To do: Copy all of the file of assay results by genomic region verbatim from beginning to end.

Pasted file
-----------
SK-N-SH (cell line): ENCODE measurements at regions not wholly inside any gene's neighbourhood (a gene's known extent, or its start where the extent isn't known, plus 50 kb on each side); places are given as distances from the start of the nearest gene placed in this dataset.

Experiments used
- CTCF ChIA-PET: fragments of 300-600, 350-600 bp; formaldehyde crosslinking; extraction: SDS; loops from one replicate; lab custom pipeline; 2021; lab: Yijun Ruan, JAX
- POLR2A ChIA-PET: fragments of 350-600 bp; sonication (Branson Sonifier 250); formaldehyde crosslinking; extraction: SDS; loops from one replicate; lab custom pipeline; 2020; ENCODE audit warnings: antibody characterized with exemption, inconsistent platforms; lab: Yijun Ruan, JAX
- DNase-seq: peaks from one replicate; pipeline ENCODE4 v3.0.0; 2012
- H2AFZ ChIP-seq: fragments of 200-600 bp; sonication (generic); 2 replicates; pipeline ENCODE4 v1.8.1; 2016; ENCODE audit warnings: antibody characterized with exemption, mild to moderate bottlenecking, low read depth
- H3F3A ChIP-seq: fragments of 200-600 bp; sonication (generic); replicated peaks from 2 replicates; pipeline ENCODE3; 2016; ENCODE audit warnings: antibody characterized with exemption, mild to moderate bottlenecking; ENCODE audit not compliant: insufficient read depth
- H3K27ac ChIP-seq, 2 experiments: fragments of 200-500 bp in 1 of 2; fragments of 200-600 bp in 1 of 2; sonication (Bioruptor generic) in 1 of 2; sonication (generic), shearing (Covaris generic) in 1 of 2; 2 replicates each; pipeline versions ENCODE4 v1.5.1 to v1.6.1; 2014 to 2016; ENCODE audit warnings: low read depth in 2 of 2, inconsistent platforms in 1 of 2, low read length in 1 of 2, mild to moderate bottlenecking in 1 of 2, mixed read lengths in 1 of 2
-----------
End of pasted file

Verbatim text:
SK-N-SH (cell line): ENCODE measurements at regions not wholly inside any gene's neighbourhood (a gene's known extent, or its start where the extent isn't known, plus 50 kb on each side); places are given as distances from the start of the nearest gene placed in this dataset.

Experiments used
- CTCF ChIA-PET: fragments of 300-600, 350-600 bp; formaldehyde crosslinking; extraction: SDS; loops from one replicate; lab custom pipeline; 2021; lab: Yijun Ruan, JAX
- POLR2A ChIA-PET: fragments of 350-600 bp; sonication (Branson Sonifier 250); formaldehyde crosslinking; extraction: SDS; loops from one replicate; lab custom pipeline; 2020; ENCODE audit warnings: antibody characterized with exemption, inconsistent platforms; lab: Yijun Ruan, JAX
- DNase-seq: peaks from one replicate; pipeline ENCODE4 v3.0.0; 2012
- H2AFZ ChIP-seq: fragments of 200-600 bp; sonication (generic); 2 replicates; pipeline ENCODE4 v1.8.1; 2016; ENCODE audit warnings: antibody characterized with exemption, mild to moderate bottlenecking, low read depth
- H3F3A ChIP-seq: fragments of 200-600 bp; sonication (generic); replicated peaks from 2 replicates; pipeline ENCODE3; 2016; ENCODE audit warnings: antibody characterized with exemption, mild to moderate bottlenecking; ENCODE audit not compliant: insufficient read depth
- H3K27ac ChIP-seq, 2 experiments: fragments of 200-500 bp in 1 of 2; fragments of 200-600 bp in 1 of 2; sonication (Bioruptor generic) in 1 of 2; sonication (generic), shearing (Covaris generic) in 1 of 2; 2 replicates each; pipeline versions ENCODE4 v1.5.1 to v1.6.1; 2014 to 2016; ENCODE audit warnings: low read depth in 2 of 2, inconsistent platforms in 1 of 2, low read length in 1 of 2, mild to moderate bottlenecking in 1 of 2, mixed read lengths in 1 of 2